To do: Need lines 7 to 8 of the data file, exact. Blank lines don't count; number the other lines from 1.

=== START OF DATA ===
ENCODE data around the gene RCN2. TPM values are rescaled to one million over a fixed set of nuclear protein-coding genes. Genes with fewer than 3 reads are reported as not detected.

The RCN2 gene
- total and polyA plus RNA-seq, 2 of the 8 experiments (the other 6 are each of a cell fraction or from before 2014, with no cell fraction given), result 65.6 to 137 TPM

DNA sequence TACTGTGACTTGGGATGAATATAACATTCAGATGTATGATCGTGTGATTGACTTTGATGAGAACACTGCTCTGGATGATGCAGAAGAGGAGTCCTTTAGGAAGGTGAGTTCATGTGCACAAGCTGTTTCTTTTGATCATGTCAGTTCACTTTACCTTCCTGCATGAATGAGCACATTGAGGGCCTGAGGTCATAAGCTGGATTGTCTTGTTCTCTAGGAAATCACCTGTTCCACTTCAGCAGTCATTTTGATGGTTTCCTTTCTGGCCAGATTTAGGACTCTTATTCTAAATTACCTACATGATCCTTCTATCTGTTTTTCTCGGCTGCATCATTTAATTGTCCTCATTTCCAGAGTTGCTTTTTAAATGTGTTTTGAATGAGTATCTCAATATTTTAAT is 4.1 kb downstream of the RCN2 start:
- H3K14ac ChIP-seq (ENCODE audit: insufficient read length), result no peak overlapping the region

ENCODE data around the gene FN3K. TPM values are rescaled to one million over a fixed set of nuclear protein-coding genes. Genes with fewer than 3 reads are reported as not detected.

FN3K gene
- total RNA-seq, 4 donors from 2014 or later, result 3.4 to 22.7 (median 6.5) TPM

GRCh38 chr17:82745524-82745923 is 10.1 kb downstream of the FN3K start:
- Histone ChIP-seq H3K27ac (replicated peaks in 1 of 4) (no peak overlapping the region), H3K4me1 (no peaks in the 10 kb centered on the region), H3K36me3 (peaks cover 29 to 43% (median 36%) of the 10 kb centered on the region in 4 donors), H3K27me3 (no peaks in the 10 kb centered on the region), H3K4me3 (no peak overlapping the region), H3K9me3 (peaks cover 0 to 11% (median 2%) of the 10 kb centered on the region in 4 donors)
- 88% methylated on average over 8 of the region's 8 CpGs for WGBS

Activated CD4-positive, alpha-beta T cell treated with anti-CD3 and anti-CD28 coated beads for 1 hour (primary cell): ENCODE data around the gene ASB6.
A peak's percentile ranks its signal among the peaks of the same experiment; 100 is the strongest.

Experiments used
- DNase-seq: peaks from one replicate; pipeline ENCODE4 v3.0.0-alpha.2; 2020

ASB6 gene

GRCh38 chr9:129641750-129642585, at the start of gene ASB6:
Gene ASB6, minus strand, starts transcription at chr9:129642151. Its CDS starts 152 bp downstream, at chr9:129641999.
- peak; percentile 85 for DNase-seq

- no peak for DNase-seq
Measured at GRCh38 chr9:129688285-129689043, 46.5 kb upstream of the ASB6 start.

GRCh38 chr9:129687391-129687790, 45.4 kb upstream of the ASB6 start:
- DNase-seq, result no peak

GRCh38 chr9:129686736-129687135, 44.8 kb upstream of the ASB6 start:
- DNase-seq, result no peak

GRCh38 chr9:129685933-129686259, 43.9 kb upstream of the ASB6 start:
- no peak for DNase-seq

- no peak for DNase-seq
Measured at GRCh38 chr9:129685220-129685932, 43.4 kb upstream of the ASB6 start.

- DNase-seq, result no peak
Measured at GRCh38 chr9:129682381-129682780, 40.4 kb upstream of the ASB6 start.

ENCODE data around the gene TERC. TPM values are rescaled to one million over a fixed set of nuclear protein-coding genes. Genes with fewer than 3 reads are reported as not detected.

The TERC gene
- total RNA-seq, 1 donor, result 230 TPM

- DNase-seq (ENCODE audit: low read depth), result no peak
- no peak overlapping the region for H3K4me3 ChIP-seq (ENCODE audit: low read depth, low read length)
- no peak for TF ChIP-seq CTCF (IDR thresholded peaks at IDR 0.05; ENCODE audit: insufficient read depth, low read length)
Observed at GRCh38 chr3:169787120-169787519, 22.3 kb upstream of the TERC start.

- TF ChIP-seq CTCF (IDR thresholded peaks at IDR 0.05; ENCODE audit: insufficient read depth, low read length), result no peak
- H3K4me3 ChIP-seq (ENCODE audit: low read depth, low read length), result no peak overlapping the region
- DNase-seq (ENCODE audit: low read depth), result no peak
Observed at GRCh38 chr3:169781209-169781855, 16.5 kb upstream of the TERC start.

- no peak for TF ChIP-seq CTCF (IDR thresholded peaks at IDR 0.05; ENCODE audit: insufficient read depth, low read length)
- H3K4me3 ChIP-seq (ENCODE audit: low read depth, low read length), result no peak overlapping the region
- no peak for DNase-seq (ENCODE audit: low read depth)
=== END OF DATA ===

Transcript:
FN3K gene
- total RNA-seq, 4 donors from 2014 or later, result 3.4 to 22.7 (median 6.5) TPM